A noteworthy feature of Van Gogh's paintings and drawings from casts is the prevalence of examples depicting nude female torsos. Van Gogh worked from two different casts of this type at Cormon's studio and another three back home on the rue Lepic. The present painting is the only known rendering of the seated torso on the rocky base; each of the other torsos, in contrast, appears in at least five and as many as ten drawings and paintings, seen from a variety of angles (see Hulsker, nos. 1044-1074, with the works clearly divided by prototype). Four of the five torsos, including the one in the present painting, depict a figure that hunches forward with twisted shoulders, accentuating the folds and fleshiness of the belly (see also fig. 2). This was clearly a feature that appealed to Van Gogh, lending the inanimate stone an element of carnal sensuality. In the present painting, it is underscored by the figure's seated posture, which results in a massively protruding lower part. Although he depicted the plaster model fairly accurately here, there are other instances in which he substantially expanded the hips and thighs to amplify the sexual connotations, and one drawing in which he even added nipples and pubic hair to his copy of the cast (De la Faille, no. 1716 verso). A fellow student at the Antwerp academy recalled that Van Gogh was once chided by the drawing master there for exaggerating the lower torso of the Venus de Milo, to which he countered, "A woman must have hips and buttocks and a pelvis in which she can hold a child" (quoted in J. Sund, True to Temperament: Van Gogh and French Naturalist Literature, Cambridge, 1992, p. 151).

In January 1886, the same month that Van Gogh began working from casts at the Antwerp academy, the Naturalist writer Guy de Maupassant published reverent remarks in the periodical Gil blas about a headless statue of Venus that he had recently seen. Van Gogh's letters from Antwerp indicate that he read Gil blas during this period, and it is quite possible that he saw Maupassant's essay. Maupassant's views appear to have been closely in line with Van Gogh's: "This is not at all woman poeticized, woman idealized, woman as divine or majestic like the Venus de Milo; it is woman as she is, the way you love her, the way you desire her, the way you want to embrace her. She's fat, with a full bosom, powerful hips, and somewhat heavy legs; this is a carnal Venus... The Syracuse Venus is a woman, and it is at the same time the symbol of flesh. She has no head! What does it matter? The symbol becomes more complete that way. It's a woman body, nothing but a woman's body" (quoted in ibid., p. 150). In Maupassant's view (and possibly Van Gogh's as well), the missing head does not detract from the statue's power but actually enhances it, transforming the work into an emblematic and readily fetishized female form. In Still-Life with Plaster Cast and Books (fig. 1), Van Gogh included a copy of Maupassant's novel Bel Ami alongside a statuette of a headless Venus. Perhaps he simply saw the cast as a fitting accompaniment to Maupassant's tale of seduction, or perhaps the pairing was intended as an acknowledgement of artist and writer's shared views on the female form and the fragmentary remains of antiquity.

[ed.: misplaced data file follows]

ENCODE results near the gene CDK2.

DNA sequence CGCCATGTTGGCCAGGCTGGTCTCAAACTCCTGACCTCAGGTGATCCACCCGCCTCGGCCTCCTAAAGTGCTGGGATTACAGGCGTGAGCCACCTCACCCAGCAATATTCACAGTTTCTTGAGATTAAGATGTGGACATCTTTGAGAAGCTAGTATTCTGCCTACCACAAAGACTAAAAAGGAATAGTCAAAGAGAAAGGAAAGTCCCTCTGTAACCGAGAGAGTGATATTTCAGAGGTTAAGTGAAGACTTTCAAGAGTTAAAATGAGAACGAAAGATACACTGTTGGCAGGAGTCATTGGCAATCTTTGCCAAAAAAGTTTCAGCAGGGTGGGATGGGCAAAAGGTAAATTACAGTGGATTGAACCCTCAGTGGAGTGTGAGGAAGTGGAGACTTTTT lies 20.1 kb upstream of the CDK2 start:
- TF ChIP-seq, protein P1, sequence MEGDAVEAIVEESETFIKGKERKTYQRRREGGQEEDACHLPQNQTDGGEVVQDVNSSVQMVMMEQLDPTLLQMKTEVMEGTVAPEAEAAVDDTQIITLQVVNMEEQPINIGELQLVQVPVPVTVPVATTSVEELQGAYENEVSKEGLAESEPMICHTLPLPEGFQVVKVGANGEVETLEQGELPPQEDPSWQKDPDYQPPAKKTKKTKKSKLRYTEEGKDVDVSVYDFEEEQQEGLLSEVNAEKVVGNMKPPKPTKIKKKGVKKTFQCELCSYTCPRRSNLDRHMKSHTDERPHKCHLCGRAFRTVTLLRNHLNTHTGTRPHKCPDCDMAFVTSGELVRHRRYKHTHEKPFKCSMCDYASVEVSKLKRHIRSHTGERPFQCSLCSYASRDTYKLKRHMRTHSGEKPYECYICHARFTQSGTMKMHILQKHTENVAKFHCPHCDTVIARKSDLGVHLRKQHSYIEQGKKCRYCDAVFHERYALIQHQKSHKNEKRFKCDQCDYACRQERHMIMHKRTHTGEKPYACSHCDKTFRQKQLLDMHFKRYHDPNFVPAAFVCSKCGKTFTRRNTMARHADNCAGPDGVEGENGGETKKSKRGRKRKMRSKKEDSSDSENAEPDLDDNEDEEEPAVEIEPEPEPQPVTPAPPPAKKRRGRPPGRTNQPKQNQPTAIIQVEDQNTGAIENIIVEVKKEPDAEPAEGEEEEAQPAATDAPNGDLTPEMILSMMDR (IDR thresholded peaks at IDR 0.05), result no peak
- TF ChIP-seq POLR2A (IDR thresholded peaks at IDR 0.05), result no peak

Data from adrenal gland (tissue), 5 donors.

(fig. 1) Vincent Van Gogh, Still-Life with Plaster Cast and Books, 1887. Rijksmuseum Kröller-Müller, Otterlo.
Barcode: 2800 1591

(fig. 2) Vincent Van Gogh, Plaster Statuette, 1886-1887. Rijksmuseum Vincent Van Gogh, Amsterdam.
Barcode: 2800 1607

(fig. 3) Crouching Aphrodite (Venus), Roman-period copy after a 3rd-2nd century BC Greek original. Museo Nazionale delle Terme, Rome.
Barcode: 2800 1614

(fig. 4) Belvedere Torso (possibly Marsyas), Roman-period copy after a 3rd-2nd century BC Greek original. Vatican Museums, Rome.

Barcode: 2800 1621